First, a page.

Offensively a wedge is the best, as you can bring the bulk of your weapons to bear if they are properly aligned. But Traveller doesn't use weapon arcs, so that's a non-issue.

I would also think that the wedge shape would give you a smaller forward cross-section, which would be somewhat advantageous. But Traveller also doesn't take into account the actual design and where the damage occurs, so again it's a not-issue.

By the rules the number of weapons you can bring to bear is limited as your tonnage goes up. A sphere would not potentially have as many weapons to bring to bear on a specific heading, but it would also be able to potentially slug it out with a ship that did because it could change it's facing to bring new undamaged armor and weapons to bear while other ship form factors could not.
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Re: The Physics of Space Battles

Postby wbnc » Mon Sep 29, 2014 7:36 am

sideranautae wrote: The reason is because the artists that are hired generally don;t know the rules or much about the subject they are drawing.
.
By the way I am a designer, who supplies concept sketches for mongoose...no insult taken, if you can't hear another persons opinion without getting peeved..ya really should find a job that doesn't invite criticism..


I mentioned earlier I know spheres maybe the most efficient space wise, and if that was the only factor yeah, a sphere wins hands down.But I design less than optimal/efficient/realistic for several reasons.

However there are two issues....

artistic:
If your designing ships for an audience you cant always go with the most realistic, or most efficient. after all it is a form of entertainment. You have to try to provide something visually interesting to the audience.
People look for a front and back, as well as a hint to the purpose of the ship. So if your designing a cargo ship you give it obvious cargo pods, or holds. If it's a warship you add a few weapons pointed in the direction the ship is pointed.
If a ship is intended to enter an atmosphere you give at least some form of streamlining, or at least minimal cross section so it isn't a wall flying into a headwind.

The second consideration is well, practicality, bean counters get a vote in ship design.

If a ships weapons are pointed in the "wrong" direction in a fight they are wasted mass, and wasted resources.And in all likelihood on a sphere more than half the weapons will be pointed in the wrong direction to engage the ships primary target. No commander will willingly allow himself to be enveloped so he will most likely be taking fire from one or two directions at most.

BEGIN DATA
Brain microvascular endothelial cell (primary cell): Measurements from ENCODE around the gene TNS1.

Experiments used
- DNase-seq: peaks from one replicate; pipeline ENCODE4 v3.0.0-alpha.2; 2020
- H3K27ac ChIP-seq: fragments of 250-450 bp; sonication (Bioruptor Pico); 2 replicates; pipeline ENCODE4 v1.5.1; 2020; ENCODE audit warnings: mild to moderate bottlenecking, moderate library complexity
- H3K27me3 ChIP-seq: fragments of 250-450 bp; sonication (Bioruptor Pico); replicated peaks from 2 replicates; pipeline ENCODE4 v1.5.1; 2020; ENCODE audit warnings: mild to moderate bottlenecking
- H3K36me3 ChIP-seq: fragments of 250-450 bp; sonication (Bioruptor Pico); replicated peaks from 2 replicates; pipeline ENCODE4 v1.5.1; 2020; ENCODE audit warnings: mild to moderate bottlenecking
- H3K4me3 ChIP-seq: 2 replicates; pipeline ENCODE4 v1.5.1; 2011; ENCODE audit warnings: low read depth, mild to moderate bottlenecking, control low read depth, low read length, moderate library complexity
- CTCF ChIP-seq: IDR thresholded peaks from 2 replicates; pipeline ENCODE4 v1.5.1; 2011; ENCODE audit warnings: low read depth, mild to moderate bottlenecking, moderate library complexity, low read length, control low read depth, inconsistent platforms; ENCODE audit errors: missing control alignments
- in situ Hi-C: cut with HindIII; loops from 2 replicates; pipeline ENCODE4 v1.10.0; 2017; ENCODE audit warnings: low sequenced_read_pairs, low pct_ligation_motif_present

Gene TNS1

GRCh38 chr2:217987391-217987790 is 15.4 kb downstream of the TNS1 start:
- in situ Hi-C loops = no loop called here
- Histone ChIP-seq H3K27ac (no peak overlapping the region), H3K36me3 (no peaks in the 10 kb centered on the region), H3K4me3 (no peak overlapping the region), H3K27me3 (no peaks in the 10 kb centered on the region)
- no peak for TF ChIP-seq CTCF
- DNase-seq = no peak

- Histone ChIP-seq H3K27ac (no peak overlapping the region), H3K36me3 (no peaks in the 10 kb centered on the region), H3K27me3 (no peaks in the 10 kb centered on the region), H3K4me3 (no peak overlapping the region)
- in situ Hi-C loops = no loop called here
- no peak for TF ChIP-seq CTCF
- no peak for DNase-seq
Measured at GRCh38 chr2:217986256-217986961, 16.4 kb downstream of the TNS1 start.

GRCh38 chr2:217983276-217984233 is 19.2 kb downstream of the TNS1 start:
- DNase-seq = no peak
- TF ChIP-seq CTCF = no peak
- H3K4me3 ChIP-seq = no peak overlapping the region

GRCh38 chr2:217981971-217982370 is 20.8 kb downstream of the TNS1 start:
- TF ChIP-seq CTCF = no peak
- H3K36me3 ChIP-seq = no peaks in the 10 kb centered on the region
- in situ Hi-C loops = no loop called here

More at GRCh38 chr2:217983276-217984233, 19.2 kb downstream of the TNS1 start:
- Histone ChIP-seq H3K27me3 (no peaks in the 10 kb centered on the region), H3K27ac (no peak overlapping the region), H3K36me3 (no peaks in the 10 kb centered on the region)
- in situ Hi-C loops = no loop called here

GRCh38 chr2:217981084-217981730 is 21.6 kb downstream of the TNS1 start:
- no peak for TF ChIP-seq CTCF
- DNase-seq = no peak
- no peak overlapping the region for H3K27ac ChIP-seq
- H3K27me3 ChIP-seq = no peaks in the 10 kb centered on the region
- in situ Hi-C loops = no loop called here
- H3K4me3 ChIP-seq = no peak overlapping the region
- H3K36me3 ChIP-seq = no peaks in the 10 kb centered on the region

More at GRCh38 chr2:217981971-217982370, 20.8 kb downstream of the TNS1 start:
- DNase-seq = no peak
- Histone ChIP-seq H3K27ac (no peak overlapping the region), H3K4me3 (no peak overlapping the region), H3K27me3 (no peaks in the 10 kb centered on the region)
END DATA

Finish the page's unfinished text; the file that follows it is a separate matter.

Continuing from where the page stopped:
Now you could install duplicates of it's heavy weapons around it's circumference to cover those arcs, but bean counters hate duplicate systems. they would insist on a single main weapons system and turning the ship toward the primary target to engage... that means you need a ship that can present a very narrow cross section on at least one facing.

A sphere has the same cross section at any angle. That means you cant hide critical systems behind heavy armor or away from the direct line of fire, the heavily armor the end that's going to take the heaviest fire. You have to armor it 360 x 360...which bean counters also hate. they want you to armor the section that is most likely to be taking heavy fire the heaviest and spread out the remaining armor in other places. ( modern tanks are a great example)

The 360x360 armor also reduces the mass you have to move around, increasing speed and response times...Which is important if you do suddenly face an enemy that can threaten you from an angle our main weapons cant engage. now i know Traveller ships don't consider the actual mass of ships, or the facing of a ship, however if we are talking practicalities of real warships then this is a factor.

Sooooo basically there can be reasons for a non-spheroid ship, without it being impractical, or unrealistic.
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Re: The Physics of Space Battles

Postby EvilDM » Mon Sep 29, 2014 9:15 am

Also, many ships in Traveller have to get into an atmosphere eventually and in that case being a least a little bit aerodynamic helps a lot.

Also, while also not simulated by Traveller, a cone/cylinder shaoe would allow you to get a longer spinal gun tha a sphere of equal mass.
Last edited by EvilDM on Mon Sep 29, 2014 11:40 am, edited 2 times in total.